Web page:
Near my flat in Stoke Newington is this adorable crunchy-granola, tree-hugging, insanely-delicious, surprisingly affordable all-natural food store (the actual name of the store is shorter, but my name is more descriptive…). Anyways, one of the perks of working there, apparently, is free snacks for employees, and because the employees (and, happily, the customers) are all very nice people, that means that those employees tend to share their snacks. Today, for example, while picking out tea and bread, I got to have some of Joel’s Korean-spiced rice puffs, and some of Caroline’s chocolate truffles. Both of them told me that these products were some of their favorites, and though I never would have tried them without their recommendations, it turns out they were both pretty delicious.
Which got me to thinking…that’s kind of what happens at the Library sometimes (this is a torturous analogy, I know…bear with me here…). We, obviously, get to read the books on the shelves, and sometimes we have the chance to share our particular favorites with our patrons, and they with us. And we are both better for it, in the end. So here are a few more savory staff selections for your delectation. We hope they expand your reading palate a bit this week….
From the Children’s Room:
Through the Woods by Emily Carroll
This book is a haunting, beautiful, and chilling depiction of all those fears from childhood that you keep telling yourself that you’ve already overcome…monsters in the forest, voices in the shadows…all filtered through the imagination of award-winning cartoonist Emily Carroll. The Irish Times raved “Carroll has a mainline to the reader’s psychic pressure points, the kind of fears and phobias that go all the way back to the cave. She also has the confidence to let her images do the work when it best serves the story … It’s a beautiful artefact, confidently written and lavishly designed. Just don’t bring it to bed.”
From the Circulation Desk:
I just finished reading The Bellweather Rhapsody, which was an unexpected joy of a book. Part thriller, part mystery, part star-crossed romance, this story is told from the point of view of a number of different characters all stuck in an antiquated, dilapidated hotel for a statewide student orchestra conference–and trapped by an enormous snowstorm. Fifteen years ago, a terrible crime cast a shadow over the Bellweather, and now it seems that same darkness has returned…but who is responsible? And why now? Kate Racculia keeps the tone light, but she has a magical way with words that will capture your heart and your imagination within a matter of paragraphs.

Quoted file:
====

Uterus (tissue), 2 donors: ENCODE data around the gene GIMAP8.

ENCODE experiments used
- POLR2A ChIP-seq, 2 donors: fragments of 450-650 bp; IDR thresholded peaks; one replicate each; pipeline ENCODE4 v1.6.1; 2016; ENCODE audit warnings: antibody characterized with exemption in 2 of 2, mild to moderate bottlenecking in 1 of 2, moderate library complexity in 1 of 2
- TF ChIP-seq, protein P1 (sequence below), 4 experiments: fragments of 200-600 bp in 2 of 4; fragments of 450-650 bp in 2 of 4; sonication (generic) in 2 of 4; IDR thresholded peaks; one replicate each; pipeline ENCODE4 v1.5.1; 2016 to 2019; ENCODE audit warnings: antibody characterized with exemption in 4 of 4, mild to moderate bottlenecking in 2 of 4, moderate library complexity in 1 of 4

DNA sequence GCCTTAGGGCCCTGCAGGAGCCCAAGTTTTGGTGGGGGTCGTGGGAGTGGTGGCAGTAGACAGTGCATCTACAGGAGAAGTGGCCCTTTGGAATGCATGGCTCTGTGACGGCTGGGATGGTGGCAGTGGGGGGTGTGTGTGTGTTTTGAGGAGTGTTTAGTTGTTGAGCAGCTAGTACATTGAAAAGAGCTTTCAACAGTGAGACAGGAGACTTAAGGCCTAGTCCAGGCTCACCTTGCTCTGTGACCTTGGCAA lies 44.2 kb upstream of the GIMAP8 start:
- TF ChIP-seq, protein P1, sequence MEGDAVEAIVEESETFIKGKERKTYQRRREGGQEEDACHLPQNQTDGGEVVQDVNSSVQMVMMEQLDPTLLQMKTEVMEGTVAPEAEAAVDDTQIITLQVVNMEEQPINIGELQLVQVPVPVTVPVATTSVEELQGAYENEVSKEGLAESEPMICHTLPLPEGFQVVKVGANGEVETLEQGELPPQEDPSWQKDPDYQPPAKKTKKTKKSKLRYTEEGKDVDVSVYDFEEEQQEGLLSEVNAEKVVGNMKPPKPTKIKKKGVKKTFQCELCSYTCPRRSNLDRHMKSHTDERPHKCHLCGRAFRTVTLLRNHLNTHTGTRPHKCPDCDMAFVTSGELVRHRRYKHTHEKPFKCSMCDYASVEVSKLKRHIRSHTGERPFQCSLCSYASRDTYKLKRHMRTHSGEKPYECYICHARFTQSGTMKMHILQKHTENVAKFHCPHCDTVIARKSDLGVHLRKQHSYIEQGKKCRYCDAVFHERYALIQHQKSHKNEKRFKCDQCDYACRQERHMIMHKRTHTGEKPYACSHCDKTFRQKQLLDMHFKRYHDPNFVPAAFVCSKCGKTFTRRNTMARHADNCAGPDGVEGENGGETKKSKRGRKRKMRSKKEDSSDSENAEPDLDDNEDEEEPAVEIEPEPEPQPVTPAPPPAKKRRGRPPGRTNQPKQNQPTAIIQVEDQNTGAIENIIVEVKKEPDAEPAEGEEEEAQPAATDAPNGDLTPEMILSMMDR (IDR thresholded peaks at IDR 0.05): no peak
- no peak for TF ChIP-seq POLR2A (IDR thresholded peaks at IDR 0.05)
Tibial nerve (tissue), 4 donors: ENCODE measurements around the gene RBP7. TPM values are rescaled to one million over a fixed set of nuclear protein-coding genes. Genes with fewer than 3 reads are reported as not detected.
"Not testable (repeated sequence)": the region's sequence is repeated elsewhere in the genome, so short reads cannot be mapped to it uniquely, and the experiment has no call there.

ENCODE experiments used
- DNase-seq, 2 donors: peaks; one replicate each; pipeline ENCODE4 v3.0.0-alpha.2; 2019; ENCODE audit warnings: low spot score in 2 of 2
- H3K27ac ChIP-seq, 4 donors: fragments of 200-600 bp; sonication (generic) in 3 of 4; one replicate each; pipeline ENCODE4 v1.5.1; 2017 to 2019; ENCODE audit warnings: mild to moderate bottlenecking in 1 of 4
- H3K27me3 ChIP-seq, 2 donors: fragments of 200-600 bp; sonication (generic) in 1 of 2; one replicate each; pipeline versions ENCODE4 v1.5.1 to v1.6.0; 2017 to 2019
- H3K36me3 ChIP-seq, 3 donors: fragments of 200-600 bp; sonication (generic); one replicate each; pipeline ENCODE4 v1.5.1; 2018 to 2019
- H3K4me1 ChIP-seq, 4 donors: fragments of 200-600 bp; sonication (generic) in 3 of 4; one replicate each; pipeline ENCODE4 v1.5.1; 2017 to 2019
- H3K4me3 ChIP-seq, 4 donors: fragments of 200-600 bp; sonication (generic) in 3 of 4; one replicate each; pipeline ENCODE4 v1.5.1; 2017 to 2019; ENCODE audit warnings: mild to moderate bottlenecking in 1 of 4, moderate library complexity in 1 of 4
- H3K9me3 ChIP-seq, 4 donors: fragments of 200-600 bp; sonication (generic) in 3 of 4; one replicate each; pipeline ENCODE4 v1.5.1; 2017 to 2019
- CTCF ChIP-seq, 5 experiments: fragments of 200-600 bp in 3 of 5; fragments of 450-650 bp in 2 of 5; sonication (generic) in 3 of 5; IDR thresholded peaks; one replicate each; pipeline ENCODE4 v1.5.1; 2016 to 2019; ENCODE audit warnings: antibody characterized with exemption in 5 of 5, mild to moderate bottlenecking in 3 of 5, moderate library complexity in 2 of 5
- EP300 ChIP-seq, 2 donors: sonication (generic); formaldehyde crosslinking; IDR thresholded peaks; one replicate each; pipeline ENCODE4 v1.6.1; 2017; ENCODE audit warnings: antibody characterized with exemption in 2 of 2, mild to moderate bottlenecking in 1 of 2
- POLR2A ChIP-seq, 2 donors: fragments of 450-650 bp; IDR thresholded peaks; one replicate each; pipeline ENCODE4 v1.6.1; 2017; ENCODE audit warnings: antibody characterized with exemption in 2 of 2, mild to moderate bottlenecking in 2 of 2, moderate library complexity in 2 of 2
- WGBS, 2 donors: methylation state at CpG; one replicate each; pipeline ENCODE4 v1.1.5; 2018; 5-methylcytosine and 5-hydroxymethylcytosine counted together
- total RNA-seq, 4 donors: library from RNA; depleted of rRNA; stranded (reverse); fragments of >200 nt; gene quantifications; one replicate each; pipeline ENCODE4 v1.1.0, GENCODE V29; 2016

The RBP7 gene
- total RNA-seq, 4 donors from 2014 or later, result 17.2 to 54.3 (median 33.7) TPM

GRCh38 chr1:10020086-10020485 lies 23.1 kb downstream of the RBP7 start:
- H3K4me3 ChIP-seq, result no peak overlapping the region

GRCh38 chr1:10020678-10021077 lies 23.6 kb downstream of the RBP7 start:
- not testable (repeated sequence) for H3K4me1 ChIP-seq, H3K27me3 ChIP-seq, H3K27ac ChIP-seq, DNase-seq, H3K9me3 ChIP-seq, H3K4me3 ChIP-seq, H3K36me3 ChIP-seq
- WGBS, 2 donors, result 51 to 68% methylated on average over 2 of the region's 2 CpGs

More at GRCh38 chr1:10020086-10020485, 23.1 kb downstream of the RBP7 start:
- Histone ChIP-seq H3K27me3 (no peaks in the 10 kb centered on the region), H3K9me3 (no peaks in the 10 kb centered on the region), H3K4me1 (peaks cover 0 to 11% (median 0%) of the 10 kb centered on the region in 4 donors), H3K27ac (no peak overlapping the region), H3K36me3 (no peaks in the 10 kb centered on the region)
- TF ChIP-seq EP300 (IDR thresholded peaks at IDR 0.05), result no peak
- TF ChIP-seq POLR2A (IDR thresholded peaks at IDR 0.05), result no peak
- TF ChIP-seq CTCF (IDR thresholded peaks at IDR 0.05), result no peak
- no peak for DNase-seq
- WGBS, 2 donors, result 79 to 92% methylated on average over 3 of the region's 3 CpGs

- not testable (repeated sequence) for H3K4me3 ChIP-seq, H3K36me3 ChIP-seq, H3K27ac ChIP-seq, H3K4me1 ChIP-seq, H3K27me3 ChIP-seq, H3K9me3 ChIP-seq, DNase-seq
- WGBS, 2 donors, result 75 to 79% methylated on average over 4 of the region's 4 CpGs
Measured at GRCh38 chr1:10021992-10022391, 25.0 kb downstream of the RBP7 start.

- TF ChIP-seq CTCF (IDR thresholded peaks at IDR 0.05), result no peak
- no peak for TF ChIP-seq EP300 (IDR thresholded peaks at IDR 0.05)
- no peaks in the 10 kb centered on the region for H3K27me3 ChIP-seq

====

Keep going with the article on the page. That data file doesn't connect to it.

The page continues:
From the Director’s Desk:
I love a story that is witty and humane. By that I mean that you get a great dose of humor, but the characters are portrayed as human, with funny weaknesses and character flaws that we recognize as universal. Two examples of this are: A Confederacy of Dunces by John Kennedy Toole (heartbreaking and outrageously funny) and Empire Falls by Richard Russo.
BONUS RECOMMENDATIONS FROM STEPHEN KING:
Book Riot recently posted some selections from Stephen King’s Twitter feed that I thought would be fun to share here, as well….Maybe one day we’ll get him to write a guest post for us….Dream big, right?
The new Sarah Lotz novel,DAY FOUR, is really good. USA edition comes out June 15. It's the cruise ship from hell.
— Stephen King (@StephenKing) May 11, 2015
The Tweedy Man beside me on the bus was reading this today, so you don’t just have to take Mr. King’s word that Sarah Lotz’s Day Four is good reading. But I would.
Dennis Lehane's WORLD GONE BY is the best gangster novel since THE GODFATHER. Terrific story, shattering conclusion.
— Stephen King (@StephenKing) June 29, 2015
It’s a New England love-fest with this recommendation of Dennis Lehane’s World Gone By, the third book in his Coughlin series.
THE POWER OF THE DOG and THE CARTEL, by Don Winslow: I'm totally swept up. You can't ask more for emotionally moving entertainment.
— Stephen King (@StephenKing) July 9, 2015